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The financial difficulties for farmers caused by low milk prices have put the spotlight on the UK dairy industry in recent years.

UK Dairy Industry Trends

Milk prices are generally at a very low level. This, as well as many other farming problems, prompted two farming crisis summits of the UK farming unions and Ministers (across the UK) in summer 2015 and a special meeting of EU Agriculture Ministers in September 2015.

A number of global commodity factors are in play for all milk producers including the on-going Russian trade embargo, a weak Euro, high milk supply and weak demand from Chinese buyers due to China seeking to become more self-sufficient in dairy products.

Estimates for the cost of milk production vary from 25-30 pence per litre (ppl). Contract prices for liquid milk in February 2016 ranged between 32.34 pence per litre (ppl) and 19.02 ppl with an average farmgate price of 25.57ppl (including farm bonus payments). Farmers who are directly supplying supermarkets or providing milk for niche markets are tending to get the highest prices.

However, the long term prospects for the industry are seen as positive with strong export growth.

Global demand for dairy products is expected to grow by around 2% per annum over the next 10 years with the increase in demand mainly coming from developing economies in Asia, South America and Eastern Europe/Russia.

House of Commons Library Briefing, UK Dairy Industry Statistics (January 2016) provides information on a range of dairy industry trends and intra-UK comparisons.

Support measures

Farming unions have accepted that there are no quick fixes but have regularly highlighted government action that can help. Dairy UK (Northern Ireland) and the Ulster Farmers’ Union have organised a major conference in May 2016 to explore the role of government policy in helping dairy businesses to manage margins.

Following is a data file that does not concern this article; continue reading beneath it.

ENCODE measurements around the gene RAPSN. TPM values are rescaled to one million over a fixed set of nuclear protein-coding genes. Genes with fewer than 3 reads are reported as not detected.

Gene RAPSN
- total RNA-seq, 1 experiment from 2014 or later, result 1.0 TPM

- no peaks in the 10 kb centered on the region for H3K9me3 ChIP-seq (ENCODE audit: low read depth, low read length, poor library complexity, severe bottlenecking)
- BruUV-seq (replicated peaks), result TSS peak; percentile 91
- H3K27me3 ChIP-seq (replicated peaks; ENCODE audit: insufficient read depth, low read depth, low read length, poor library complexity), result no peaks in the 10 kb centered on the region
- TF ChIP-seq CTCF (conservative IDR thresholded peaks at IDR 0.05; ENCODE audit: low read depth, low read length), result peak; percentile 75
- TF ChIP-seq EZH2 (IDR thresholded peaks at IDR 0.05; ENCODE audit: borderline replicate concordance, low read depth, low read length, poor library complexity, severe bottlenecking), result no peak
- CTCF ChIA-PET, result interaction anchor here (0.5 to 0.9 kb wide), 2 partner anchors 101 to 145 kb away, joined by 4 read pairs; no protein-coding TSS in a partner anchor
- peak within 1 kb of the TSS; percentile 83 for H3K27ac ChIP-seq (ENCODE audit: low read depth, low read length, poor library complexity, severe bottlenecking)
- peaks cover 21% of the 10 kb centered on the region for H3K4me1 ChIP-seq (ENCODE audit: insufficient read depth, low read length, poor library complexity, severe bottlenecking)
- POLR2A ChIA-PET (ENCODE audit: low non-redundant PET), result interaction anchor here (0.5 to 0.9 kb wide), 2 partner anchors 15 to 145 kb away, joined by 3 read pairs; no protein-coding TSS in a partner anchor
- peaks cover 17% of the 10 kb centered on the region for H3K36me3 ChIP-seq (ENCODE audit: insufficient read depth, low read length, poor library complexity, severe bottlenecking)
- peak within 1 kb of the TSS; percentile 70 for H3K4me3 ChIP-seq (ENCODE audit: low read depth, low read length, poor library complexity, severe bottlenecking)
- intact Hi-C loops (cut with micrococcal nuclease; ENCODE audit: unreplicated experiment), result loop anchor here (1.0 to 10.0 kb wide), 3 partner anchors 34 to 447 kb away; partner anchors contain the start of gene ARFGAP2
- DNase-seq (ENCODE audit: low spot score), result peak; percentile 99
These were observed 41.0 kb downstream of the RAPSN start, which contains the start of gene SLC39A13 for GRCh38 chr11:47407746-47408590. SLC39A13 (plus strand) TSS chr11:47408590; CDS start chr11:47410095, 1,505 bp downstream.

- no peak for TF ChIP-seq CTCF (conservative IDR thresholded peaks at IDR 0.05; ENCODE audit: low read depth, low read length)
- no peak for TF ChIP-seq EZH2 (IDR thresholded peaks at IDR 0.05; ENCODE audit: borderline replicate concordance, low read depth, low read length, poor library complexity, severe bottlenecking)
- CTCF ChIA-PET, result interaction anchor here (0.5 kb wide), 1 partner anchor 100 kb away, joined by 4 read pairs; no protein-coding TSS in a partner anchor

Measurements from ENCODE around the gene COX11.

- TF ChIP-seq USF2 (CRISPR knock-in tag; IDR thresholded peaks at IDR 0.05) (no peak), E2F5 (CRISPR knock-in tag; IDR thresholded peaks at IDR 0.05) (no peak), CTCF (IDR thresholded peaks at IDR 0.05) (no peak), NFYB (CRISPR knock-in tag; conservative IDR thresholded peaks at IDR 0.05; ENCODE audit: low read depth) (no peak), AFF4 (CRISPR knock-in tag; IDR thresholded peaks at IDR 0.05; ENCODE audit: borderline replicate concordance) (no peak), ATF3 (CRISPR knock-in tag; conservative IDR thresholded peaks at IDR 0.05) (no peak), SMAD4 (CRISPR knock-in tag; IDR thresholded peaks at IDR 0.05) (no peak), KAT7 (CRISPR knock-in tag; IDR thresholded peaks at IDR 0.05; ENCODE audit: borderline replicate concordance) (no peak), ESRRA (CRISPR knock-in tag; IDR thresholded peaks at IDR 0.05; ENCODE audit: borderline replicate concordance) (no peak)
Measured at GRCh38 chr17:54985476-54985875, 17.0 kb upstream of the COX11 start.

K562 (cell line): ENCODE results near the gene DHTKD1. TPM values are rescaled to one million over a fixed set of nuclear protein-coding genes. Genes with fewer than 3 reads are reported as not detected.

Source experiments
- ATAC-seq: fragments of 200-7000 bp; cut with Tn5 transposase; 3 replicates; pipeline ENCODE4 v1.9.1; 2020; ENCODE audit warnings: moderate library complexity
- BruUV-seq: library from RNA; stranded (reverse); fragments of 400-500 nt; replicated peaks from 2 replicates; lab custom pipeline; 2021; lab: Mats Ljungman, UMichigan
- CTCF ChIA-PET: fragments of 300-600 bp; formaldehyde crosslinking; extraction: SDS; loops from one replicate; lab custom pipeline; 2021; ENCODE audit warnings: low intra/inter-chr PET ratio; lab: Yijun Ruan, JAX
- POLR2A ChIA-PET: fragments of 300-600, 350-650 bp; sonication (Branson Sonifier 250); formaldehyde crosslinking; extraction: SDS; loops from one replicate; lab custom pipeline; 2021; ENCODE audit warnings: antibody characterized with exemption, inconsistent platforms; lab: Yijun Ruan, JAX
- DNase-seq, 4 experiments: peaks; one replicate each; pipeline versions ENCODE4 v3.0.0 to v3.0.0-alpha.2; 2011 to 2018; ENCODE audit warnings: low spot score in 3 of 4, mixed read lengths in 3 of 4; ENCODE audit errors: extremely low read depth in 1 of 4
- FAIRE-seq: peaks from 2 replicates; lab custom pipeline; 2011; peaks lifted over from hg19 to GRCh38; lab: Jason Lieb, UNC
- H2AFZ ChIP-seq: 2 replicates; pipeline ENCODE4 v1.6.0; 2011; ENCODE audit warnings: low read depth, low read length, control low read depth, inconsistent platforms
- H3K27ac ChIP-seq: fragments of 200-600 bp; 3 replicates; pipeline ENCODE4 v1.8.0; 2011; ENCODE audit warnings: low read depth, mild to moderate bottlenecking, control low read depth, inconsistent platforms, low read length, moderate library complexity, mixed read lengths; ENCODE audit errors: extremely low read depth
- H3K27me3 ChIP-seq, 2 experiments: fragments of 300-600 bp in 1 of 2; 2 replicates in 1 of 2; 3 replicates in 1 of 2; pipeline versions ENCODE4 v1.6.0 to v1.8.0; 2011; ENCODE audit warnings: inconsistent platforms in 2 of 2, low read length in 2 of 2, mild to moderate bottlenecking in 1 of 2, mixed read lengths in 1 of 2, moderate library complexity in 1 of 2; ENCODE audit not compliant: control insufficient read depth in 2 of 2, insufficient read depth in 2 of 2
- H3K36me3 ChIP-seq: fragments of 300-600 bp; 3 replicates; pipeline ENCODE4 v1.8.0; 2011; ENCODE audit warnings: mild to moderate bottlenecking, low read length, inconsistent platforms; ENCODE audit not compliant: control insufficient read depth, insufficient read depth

The European Commission and UK Government have put in place measures to support the industry through the current financial difficulties (e.g. €500m EU dairy package, UK tax measures) as well as looking ahead to increase its resilience to future volatility (EU/UK work on futures markets).

These measures have been welcomed by the farming unions and the dairy industry but they would like to see the further action or increased efforts in the following areas:

  • country of origin labelling for dairy products
  • increased role for the Groceries Code Adjudicator
  • longer term contracts
  • ensuring the Basic Payment Scheme 2016 runs smoothly to avoid payment delays
  • improving price reporting so that farmers can manage their own risk.[1]
  • the proposed UK Food and Farming Strategy to provide clear strategic direction

This view is supported by the House of Commons Environment, Food and Rural Affairs Committee’s report on Farmgate Prices (March 2016) which follows up on its report on Dairy Prices (January 2015).[2]

The House of Lords EU Environment and Energy Sub-Committee is currently conducting an inquiry on price volatility – Responding to price volatility: creating more resilient agriculture.

The Dairy All Party Parliamentary Group has also produced a March 2016 report Putting Dairy Back on the Daily Menu highlighting the key role dairy plays in leading a healthy lifestyle and looks at how government can work more effectively with the UK dairy industry to ensure that dairy consumption is encouraged among all ages.

[1] NFU online, NFU takes farming issues to the Prime Minister, 16 March 2016

[2] EFRA Committee, Dairy prices, Fifth Report of Session 2014–15, 14 January 2015, HC 817

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